Paperless Navigation – Better Now Than Later - 27/01/2011

On the Way to Cost Savings and Safer Navigation

Bhupesh Gandhi, MARIS A.S., Norway

With the introduction of the amendments to SOLAS regulation V/19 making the carriage of Electronic Chart Display and Information Systems (ECDIS) under SOLAS chapter V Safety of Navigation mandatory, as proposed by NAV 54, the BIG question now is how and when to implement the ECDIS and ’Paperless Navigation’ on board vessels. Waiting until the last applicable dates may seem to be an obvious choice but obvious choice is not always the best choice. Paperless navigation has proven to save costs (eventually), enhance safety on board and attract quality manpower. Can such factors definitely offset the cost of implementation?

The three most important concerns of a ship owner/ ship manager in terms of priority are the cost of operations, the safety of operations and the retention of crew. These concerns will be discussed in more detail below.

Cost of Operations
The single most important factor for a ship owner/ ship manager is to maintain his competitive edge in the shipping industry that is still recovering from the recession. The most common agenda point during any group discussion is the measures needed to reduce costs of operation. Thus incurring any additional expense that is currently not mandatory will have to be justified with sound logic. Costs can be subdivided into two categories, namely, direct costs and indirect costs.

Direct Costs
With the implementation of ECDIS (paperless navigation), direct costs are known to decrease although it takes time because users have to gain sufficient competence in order to realise the full potential of ECDIS and the tools available in paperless navigation and therefore the benefits. There are elements of the system, for example, Pay as you sail, any chart anywhere anytime, and all charts updated at all times, that will ultimately eliminate the need to maintain worldwide or even regional folios, to send paper NTMs , and for other notifications in analogue form. All these and several other factors collectively have a potential to lower effective costs by as much as 15-20% .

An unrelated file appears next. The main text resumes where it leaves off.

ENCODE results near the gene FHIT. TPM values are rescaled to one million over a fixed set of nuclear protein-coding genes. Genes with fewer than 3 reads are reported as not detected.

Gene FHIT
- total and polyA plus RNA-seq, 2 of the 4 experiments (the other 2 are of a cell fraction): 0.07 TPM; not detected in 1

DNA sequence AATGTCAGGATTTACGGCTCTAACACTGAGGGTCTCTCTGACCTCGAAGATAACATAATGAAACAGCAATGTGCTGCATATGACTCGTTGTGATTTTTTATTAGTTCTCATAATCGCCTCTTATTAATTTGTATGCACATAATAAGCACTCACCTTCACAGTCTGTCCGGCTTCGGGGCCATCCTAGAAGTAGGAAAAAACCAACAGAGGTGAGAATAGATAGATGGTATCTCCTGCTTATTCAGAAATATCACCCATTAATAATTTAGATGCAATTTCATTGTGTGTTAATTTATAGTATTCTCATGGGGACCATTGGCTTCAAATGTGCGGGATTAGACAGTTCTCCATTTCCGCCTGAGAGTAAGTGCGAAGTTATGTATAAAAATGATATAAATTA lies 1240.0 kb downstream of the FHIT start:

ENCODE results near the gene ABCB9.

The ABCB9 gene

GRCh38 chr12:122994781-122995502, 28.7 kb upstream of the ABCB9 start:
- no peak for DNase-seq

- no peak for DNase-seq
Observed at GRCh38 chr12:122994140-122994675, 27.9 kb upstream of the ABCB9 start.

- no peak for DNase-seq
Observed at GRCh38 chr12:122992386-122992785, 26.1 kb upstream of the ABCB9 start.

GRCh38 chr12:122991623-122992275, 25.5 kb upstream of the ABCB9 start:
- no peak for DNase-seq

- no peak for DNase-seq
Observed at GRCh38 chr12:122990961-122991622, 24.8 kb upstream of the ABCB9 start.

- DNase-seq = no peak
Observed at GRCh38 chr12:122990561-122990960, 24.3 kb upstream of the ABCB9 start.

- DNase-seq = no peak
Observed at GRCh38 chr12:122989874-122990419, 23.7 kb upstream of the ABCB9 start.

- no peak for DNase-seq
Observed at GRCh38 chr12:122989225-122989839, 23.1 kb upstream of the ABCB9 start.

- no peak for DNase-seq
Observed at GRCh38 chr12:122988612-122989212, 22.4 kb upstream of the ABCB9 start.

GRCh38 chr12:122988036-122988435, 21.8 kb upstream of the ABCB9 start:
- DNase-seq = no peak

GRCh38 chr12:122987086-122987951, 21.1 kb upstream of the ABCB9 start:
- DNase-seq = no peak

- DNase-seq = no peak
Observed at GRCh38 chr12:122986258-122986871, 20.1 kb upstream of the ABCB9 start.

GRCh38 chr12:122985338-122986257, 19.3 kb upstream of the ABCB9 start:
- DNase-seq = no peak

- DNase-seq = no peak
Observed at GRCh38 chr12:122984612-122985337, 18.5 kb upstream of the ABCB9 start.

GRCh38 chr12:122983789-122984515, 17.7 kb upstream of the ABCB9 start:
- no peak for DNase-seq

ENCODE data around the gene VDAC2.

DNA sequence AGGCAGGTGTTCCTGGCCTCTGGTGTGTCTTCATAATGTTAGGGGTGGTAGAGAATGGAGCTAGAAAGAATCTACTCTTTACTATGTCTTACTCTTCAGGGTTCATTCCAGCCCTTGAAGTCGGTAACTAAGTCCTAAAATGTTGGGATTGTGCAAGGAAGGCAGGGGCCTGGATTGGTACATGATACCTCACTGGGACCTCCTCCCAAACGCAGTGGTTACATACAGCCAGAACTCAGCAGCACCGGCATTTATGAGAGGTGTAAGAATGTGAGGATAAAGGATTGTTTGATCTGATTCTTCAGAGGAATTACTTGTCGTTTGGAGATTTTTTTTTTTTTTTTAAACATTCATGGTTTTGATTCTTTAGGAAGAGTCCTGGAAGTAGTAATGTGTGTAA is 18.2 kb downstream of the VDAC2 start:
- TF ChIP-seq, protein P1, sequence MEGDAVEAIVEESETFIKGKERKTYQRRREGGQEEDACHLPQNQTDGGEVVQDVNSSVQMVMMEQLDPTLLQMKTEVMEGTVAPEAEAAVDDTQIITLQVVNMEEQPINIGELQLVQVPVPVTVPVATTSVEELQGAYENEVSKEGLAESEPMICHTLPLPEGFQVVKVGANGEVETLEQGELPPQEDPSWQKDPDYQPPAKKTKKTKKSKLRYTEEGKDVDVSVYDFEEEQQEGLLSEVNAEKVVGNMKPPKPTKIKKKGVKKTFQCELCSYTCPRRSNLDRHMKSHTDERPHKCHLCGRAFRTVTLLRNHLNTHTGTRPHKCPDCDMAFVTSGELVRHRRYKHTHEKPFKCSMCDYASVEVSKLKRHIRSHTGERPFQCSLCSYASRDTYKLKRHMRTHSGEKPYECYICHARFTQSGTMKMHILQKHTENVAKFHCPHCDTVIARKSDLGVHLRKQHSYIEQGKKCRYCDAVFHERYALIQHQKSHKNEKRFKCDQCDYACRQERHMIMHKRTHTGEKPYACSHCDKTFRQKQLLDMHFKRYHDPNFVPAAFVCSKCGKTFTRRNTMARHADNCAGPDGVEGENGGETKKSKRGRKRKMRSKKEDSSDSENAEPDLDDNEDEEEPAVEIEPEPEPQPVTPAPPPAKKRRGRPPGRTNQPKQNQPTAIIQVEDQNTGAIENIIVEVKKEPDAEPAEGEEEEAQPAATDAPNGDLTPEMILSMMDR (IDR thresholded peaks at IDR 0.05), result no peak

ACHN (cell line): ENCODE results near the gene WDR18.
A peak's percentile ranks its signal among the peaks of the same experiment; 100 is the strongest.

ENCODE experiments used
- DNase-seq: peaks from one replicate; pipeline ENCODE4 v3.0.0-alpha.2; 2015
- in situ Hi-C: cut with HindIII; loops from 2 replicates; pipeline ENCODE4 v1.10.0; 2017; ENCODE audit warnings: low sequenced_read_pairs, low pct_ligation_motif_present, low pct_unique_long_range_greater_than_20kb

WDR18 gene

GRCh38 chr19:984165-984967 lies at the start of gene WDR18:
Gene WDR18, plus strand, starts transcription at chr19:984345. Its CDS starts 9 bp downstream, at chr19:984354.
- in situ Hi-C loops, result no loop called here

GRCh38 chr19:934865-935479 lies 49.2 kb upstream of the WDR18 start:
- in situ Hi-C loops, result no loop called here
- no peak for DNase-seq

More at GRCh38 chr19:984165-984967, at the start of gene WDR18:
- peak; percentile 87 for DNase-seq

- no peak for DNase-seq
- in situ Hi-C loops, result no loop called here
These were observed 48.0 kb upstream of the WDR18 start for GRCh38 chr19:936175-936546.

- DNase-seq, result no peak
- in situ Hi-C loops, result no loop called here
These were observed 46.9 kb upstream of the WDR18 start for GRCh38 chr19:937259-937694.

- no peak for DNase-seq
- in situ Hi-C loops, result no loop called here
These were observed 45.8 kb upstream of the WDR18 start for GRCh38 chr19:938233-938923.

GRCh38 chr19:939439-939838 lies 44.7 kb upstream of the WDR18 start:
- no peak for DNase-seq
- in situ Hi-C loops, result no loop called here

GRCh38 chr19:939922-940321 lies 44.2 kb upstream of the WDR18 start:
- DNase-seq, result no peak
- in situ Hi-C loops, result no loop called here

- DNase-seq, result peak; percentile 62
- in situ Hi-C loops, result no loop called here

With ENC coverage increasing every day and costs coming down in the very near future, the paperless option will surely be more inexpensive. Add to this the uncertainty factor associated with the analogue products, of connecting the updates and thus increasing the associated risk during inspections by various port authorities who insist upon having latest updated charts and publications at all times, the paperless option, with the possibility of making data available and updating it at anytime and anywhere, is far more cost effective.

Indirect Costs
And then there are potential savings on the indirect costs, viz., man hours and the possibility of using fuel saving applications, for example, the Voyage Decision Support (VDS) System, which can reduce fuel consumption by as much as 5-6%. Add to this the reduction in the environmental impact and the potential is therefore huge.


On board a tanker on a typical trans-Atlantic route the saving potential during trials over 6 months has been documented to be in the range of USD400,000 per year which is many times more than the expenditure on equipment.